SERIOUS PERSONAL INJURY
In 2013, 501 pedestrians were killed in Florida as a result of motor vehicle collisions. Obviously, considering the size and weight of a motor vehicle versus a pedestrian, the chance of surviving a collision or avoiding serious injury is greatly diminished.
Florida Statutes § 316.130 sets forth the obligations of motorists and pedestrians with respect to right of way. In general, a pedestrian should use a sidewalk when practicable, but if no sidewalk is present, the pedestrian may “walk on the shoulder on the left side of the roadway in relation to the pedestrian’s direction of travel, facing traffic which may approach from the opposite direction.” Drivers of vehicles must also be mindful of crosswalks. When a pedestrian is at a marked crosswalk, the driver of an approaching vehicle must stop to allow the pedestrian to cross. Similarly, when at an intersection, a pedestrian has the right of way to cross the street when there is a permitted signal.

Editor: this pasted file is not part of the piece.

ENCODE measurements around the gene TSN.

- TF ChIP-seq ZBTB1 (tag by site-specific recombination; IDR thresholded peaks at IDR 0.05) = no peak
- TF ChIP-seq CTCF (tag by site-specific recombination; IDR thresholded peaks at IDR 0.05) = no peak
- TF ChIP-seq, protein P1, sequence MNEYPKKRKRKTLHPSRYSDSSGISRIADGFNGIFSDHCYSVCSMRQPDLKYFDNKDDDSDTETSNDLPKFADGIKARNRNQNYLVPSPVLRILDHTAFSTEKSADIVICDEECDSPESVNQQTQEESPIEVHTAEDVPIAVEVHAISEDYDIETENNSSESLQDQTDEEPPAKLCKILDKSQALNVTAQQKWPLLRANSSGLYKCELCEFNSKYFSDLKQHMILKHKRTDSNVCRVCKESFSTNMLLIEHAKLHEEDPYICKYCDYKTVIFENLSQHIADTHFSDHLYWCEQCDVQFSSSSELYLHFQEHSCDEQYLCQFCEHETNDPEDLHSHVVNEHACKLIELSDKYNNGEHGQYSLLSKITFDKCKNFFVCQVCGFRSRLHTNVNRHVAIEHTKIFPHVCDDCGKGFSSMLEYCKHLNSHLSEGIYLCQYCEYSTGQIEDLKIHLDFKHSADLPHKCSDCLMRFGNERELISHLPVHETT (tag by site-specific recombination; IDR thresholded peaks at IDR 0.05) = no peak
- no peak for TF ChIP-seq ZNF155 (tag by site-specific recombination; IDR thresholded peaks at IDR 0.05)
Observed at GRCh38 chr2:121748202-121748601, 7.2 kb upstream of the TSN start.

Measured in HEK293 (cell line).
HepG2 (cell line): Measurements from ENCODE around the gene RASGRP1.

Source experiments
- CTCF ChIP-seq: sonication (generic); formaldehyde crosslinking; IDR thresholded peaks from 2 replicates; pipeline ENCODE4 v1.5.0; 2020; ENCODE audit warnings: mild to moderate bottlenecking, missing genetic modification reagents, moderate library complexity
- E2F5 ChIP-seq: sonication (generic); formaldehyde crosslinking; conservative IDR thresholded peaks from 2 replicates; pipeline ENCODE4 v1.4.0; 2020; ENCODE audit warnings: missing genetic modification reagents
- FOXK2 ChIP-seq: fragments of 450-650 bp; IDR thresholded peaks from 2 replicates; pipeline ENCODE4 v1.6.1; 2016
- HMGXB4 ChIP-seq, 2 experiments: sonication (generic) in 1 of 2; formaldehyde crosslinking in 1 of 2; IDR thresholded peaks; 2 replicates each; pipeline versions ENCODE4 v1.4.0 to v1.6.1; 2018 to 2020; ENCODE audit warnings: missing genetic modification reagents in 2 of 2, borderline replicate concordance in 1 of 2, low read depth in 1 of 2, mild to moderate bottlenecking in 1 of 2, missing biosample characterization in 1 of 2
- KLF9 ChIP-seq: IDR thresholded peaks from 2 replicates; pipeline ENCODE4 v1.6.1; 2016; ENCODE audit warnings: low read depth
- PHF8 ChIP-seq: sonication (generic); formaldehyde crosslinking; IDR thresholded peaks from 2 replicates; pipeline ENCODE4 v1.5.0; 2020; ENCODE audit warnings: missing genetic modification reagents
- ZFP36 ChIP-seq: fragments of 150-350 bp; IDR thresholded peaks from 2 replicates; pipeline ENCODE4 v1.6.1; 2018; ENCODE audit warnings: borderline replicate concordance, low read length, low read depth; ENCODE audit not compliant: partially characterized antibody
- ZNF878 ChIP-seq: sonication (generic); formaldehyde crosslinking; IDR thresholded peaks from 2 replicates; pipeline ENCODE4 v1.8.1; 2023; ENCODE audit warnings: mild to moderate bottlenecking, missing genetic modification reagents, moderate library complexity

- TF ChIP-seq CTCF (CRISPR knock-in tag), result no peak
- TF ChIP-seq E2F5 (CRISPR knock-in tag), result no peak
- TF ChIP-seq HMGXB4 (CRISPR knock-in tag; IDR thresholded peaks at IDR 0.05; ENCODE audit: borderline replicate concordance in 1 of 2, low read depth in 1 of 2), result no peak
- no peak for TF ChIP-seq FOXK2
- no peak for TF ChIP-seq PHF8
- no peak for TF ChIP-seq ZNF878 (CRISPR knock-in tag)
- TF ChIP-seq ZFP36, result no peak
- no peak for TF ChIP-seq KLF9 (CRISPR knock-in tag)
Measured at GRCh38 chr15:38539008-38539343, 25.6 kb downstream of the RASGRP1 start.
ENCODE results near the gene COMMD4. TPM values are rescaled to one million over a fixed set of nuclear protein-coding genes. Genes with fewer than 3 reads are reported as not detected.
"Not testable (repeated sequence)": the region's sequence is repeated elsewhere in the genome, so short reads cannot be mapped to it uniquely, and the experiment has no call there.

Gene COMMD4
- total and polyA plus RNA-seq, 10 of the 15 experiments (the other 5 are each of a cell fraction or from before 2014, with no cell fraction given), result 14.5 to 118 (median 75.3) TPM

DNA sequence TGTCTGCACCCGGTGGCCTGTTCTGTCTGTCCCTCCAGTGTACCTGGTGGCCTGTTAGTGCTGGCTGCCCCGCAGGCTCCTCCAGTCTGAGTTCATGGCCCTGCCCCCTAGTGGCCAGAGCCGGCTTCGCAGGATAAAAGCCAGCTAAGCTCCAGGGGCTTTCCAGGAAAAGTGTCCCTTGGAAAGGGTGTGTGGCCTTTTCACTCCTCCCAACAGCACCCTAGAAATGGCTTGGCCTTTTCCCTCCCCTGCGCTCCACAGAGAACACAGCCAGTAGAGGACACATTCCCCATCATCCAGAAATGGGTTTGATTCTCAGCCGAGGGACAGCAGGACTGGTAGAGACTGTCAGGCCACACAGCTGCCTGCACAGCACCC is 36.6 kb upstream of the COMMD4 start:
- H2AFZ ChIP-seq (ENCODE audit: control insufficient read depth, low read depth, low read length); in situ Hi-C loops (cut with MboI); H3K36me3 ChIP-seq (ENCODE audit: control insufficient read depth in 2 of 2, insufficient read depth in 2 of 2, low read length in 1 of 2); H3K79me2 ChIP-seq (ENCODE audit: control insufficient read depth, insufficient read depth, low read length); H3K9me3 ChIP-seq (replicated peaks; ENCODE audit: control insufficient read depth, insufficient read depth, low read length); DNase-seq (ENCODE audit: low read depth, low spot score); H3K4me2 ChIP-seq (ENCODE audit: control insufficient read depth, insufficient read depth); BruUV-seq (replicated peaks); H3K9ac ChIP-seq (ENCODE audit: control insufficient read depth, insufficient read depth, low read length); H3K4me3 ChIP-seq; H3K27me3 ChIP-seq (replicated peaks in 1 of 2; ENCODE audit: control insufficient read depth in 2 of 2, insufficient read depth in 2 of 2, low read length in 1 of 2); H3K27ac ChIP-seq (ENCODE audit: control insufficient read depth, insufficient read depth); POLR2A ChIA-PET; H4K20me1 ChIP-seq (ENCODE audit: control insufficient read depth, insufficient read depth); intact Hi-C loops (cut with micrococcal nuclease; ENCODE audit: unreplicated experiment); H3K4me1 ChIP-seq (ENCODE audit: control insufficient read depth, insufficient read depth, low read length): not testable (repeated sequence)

Having said that, pedestrians obviously must use caution. Fla. Stat.§ 316.130 (8) specifically states that no pedestrian may leave a curb or other place of safety and walk or run into the path of a vehicle that is too close for the driver to yield safely. Additionally, any pedestrian entering a roadway at any point other than a marked crosswalk or within an unmarked crosswalk at an intersection must yield the right of way to all vehicles on the roadway.
However, a catch-all provision of Fla. Stat. § 316.130 indicates that every driver of a vehicle shall exercise due care to avoid colliding with any pedestrian and give warning when necessary and exercise caution when observing any child or “obviously confused or incapacitated person.” At Burnett Wilson Reeder, our attorneys have experience in reconciling confusing and conflicting laws and arguing those to a judge or a jury. Even if the pedestrian is partially at fault, he or she may be able to recover a certain percentage of the damages.